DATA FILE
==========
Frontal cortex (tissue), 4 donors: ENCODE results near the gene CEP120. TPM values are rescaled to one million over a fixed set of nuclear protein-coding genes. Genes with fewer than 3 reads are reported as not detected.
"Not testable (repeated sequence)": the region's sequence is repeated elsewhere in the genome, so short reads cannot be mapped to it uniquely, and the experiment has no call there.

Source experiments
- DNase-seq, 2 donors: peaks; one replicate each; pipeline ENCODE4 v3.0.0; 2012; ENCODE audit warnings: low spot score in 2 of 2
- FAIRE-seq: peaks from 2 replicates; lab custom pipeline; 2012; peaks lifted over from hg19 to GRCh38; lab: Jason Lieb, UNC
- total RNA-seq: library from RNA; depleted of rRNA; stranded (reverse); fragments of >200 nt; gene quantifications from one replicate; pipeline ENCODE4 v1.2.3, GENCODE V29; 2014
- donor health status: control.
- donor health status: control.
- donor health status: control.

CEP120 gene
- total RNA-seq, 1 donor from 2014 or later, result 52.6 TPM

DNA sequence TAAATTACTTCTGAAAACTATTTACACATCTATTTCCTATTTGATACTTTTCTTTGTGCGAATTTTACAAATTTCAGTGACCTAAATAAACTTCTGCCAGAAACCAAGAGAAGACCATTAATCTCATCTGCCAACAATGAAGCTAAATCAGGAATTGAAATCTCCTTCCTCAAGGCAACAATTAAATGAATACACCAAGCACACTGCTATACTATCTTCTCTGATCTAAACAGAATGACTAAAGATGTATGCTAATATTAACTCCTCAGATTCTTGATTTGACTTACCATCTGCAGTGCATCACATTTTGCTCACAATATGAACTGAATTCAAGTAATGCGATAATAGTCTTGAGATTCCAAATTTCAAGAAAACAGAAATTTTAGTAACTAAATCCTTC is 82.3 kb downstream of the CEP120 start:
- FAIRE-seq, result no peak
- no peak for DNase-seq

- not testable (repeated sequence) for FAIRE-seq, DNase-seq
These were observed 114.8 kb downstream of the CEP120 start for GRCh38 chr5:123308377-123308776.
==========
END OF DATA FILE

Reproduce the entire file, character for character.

Frontal cortex (tissue), 4 donors: ENCODE results near the gene CEP120. TPM values are rescaled to one million over a fixed set of nuclear protein-coding genes. Genes with fewer than 3 reads are reported as not detected.
"Not testable (repeated sequence)": the region's sequence is repeated elsewhere in the genome, so short reads cannot be mapped to it uniquely, and the experiment has no call there.

Source experiments
- DNase-seq, 2 donors: peaks; one replicate each; pipeline ENCODE4 v3.0.0; 2012; ENCODE audit warnings: low spot score in 2 of 2
- FAIRE-seq: peaks from 2 replicates; lab custom pipeline; 2012; peaks lifted over from hg19 to GRCh38; lab: Jason Lieb, UNC
- total RNA-seq: library from RNA; depleted of rRNA; stranded (reverse); fragments of >200 nt; gene quantifications from one replicate; pipeline ENCODE4 v1.2.3, GENCODE V29; 2014
- donor health status: control.
- donor health status: control.
- donor health status: control.

CEP120 gene
- total RNA-seq, 1 donor from 2014 or later, result 52.6 TPM

DNA sequence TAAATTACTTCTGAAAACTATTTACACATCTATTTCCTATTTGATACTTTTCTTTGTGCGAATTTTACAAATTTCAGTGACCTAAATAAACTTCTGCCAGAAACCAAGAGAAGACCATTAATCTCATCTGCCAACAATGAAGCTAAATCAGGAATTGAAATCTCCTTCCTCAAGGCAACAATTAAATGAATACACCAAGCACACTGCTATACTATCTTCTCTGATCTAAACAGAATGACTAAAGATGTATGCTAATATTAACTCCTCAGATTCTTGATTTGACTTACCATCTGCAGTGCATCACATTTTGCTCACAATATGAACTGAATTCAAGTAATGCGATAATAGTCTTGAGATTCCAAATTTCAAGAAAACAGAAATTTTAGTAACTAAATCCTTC is 82.3 kb downstream of the CEP120 start:
- FAIRE-seq, result no peak
- no peak for DNase-seq

- not testable (repeated sequence) for FAIRE-seq, DNase-seq
These were observed 114.8 kb downstream of the CEP120 start for GRCh38 chr5:123308377-123308776.